Tensions are rising between Turkey and Iran. First, Tehran was angered by statements the Turkish prime minister made last week in which he said he understood why Iranian students had taken to the streets to protest. Then early this week, Iran accused Turkey of air strikes across the border. RFE/RL correspondent Gokalp Bayramli reports from Ankara on developments.
Ankara, 20 July 1999 (RFE/RL) -- Turkey yesterday formally denied Iranian claims that its air force had bombed an Iranian border post and Iranian villages on Sunday, killing five people and injuring 10 others.
Turkish Prime Minister Bulent Ecevit made a short statement broadcast on Turkish television yesterday afternoon:
"I have talked to the general staff about this. They told me that there has not been any incident."
Turkey's Defense Minister Sabahattin Cakmakoglu also publicly denied the Iranian claim. After meeting with Iran's ambassador to Ankara, Cakmakoglu said that no Turkish planes violated Iranian air space.
Cakmakoglu conceded that Turkey sometimes organizes operations near the border in what he termed "hot pursuit" of rebels from the Kurdistan Workers' Party (PKK). But he said that no operation had infringed on Iranian territory in this case.
The Turkish denials followed claims by Iranian officials that Turkish warplanes bombarded a military outpost at Piranshahr, close to Turkey but along Iran's border with Iraq. They also said a second area five kms inside Iranian territory was hit.
According to Iran's official IRNA news agency, a foreign ministry official has demanded that Turkey provide a formal apology along with a convincing explanation and a pledge to repair the damage.
Additionally, Iran's armed forces issued a statement condemning the attack as a violation of international law. The Iranian Armed Forces' General Command said Iran "reserves the right to respond" if there is no proper explanation from Ankara.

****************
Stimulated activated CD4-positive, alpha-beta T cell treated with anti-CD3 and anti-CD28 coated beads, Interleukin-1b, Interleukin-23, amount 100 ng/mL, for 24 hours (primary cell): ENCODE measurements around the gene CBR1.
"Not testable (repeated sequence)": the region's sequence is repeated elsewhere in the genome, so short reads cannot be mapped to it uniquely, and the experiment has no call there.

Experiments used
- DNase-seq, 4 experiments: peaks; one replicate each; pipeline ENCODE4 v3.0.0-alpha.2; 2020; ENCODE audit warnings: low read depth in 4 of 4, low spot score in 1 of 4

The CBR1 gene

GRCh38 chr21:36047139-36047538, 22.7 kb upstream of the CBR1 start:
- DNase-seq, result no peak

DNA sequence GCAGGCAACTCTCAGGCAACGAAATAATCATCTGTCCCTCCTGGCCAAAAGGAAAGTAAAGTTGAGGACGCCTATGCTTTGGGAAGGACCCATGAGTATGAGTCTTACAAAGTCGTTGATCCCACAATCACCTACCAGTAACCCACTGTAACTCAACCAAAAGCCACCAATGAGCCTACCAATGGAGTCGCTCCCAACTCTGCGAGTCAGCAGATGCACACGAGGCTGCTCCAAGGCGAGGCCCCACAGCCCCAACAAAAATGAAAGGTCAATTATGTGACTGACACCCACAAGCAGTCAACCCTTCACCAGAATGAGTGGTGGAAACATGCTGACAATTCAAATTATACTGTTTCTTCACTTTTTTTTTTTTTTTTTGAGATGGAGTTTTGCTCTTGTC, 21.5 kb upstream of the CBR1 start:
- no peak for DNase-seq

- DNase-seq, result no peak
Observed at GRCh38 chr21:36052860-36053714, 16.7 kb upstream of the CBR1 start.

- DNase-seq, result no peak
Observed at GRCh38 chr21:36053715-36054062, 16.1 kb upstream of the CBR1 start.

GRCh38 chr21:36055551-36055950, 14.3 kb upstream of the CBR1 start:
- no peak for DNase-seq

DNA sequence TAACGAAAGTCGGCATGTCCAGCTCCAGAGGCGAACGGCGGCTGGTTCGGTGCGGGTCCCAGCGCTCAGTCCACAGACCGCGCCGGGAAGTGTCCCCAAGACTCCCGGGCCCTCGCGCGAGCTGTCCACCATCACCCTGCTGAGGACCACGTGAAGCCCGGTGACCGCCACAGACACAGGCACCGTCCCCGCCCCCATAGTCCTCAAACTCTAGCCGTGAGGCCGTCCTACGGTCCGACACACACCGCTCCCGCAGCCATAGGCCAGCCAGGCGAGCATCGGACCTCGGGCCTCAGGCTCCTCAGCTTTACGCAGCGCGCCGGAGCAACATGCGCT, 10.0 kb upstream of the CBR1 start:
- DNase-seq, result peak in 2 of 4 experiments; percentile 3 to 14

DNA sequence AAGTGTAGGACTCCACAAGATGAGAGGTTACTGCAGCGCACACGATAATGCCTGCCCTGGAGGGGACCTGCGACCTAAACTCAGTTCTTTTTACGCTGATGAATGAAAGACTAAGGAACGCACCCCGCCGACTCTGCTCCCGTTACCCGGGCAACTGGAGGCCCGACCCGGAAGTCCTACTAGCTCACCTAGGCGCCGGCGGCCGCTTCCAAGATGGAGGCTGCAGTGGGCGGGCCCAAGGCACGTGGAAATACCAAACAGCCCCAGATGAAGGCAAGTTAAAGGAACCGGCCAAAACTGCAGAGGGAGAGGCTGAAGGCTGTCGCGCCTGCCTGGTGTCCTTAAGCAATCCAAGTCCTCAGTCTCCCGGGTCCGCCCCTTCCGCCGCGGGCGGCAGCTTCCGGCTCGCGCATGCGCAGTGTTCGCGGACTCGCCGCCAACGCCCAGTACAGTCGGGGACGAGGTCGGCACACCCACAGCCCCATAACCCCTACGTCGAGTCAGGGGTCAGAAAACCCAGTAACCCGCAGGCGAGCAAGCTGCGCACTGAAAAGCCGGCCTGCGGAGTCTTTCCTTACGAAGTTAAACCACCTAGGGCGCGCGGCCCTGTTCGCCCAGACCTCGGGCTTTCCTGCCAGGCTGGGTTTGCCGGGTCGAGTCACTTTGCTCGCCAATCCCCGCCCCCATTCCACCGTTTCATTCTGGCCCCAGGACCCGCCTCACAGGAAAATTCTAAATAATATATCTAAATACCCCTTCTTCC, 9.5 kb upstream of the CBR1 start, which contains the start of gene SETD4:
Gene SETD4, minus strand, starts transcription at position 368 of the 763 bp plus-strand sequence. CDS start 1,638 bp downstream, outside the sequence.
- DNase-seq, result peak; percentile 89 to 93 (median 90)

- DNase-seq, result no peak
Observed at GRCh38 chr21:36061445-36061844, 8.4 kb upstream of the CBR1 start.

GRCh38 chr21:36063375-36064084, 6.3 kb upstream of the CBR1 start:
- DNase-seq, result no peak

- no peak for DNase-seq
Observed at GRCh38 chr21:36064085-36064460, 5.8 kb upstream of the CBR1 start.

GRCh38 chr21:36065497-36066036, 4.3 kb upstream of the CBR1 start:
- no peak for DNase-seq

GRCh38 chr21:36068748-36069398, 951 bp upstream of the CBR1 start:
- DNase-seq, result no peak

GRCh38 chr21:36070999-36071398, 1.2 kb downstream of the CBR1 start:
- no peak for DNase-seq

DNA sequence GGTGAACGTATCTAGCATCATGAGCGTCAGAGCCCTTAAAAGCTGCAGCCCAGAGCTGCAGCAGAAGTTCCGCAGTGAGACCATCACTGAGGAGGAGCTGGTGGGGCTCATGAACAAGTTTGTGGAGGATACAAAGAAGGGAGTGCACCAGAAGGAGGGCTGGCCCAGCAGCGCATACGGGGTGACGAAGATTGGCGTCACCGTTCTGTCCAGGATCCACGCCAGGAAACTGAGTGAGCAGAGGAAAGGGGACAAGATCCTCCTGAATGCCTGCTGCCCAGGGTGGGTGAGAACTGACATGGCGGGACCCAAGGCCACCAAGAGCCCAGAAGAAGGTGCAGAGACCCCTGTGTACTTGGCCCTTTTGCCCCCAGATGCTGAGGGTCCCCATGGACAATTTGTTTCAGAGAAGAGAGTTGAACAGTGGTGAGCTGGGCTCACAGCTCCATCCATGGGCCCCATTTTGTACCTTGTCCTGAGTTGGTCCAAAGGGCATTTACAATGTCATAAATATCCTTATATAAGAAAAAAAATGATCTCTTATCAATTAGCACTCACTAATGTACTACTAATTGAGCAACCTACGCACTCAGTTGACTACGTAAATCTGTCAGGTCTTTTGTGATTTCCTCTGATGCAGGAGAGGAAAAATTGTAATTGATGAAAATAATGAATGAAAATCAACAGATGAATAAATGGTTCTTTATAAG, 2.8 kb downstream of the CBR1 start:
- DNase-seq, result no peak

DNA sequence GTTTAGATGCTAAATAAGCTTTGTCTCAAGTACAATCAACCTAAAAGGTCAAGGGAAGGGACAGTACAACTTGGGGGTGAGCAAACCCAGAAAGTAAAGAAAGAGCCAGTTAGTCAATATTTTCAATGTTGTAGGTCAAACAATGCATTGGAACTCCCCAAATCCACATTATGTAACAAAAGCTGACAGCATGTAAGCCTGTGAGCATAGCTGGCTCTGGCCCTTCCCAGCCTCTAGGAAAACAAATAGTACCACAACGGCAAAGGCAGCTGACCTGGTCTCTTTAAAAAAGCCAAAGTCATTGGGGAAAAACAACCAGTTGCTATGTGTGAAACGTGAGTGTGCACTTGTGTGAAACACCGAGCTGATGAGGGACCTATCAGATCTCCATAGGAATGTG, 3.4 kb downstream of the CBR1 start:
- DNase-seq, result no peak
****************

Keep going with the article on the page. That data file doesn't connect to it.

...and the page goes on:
The Turkish military general staff yesterday issued a statement claiming that Iranian officials were attempting to create an artificial crisis in order to distract attention away from Iran's internal problems. It was an apparent reference to protests by Iranian students, who turned out in the thousands in Tehran and other cities in a series of demonstrations earlier this month. The students demanded reforms and in some cases openly criticized the country's supreme leader, Ayatollah Ali Khamenei, and other conservative clerics.
Turkish Prime Minister Ecevit last week expressed sympathy for the students and suggested that their criticisms of the hard-line clerics who hold ultimate power in Iran were legitimate. Ecevit spoke on Turkish television last week:
"The Iranian people are very sophisticated. They have a rich history. I believe they can't live under a repressive regime. Therefore, their movement is natural. But we cannot, and don't want to interfere in their internal affairs. We hope these events can be good for the Iranian people."
His comments prompted protests from Tehran. Iranian authorities have since claimed that the protests were, in fact, engineered in Turkey and in other foreign countries.
IRNA said on Sunday that "according to confessions and information received by the Intelligence Ministry, those who had an active role in the recent riots were guided and supported from abroad." It was further claimed that several "infiltrators" arrested during the unrest had attended "counterrevolutionary" meetings during visits to the United States, Turkey and other European countries.
Adding to the stream of bilateral accusations, Turkish officials claim that Iran has harbored PKK rebels, who are fighting for autonomy in southeast Turkey. Iran has denied the accusation.
While tensions are heightened between Ankara and Tehran, it seems unlikely that Iran will take any precipitous action. Turkey -- as a NATO member and regional military power -- would be a dangerous adversary.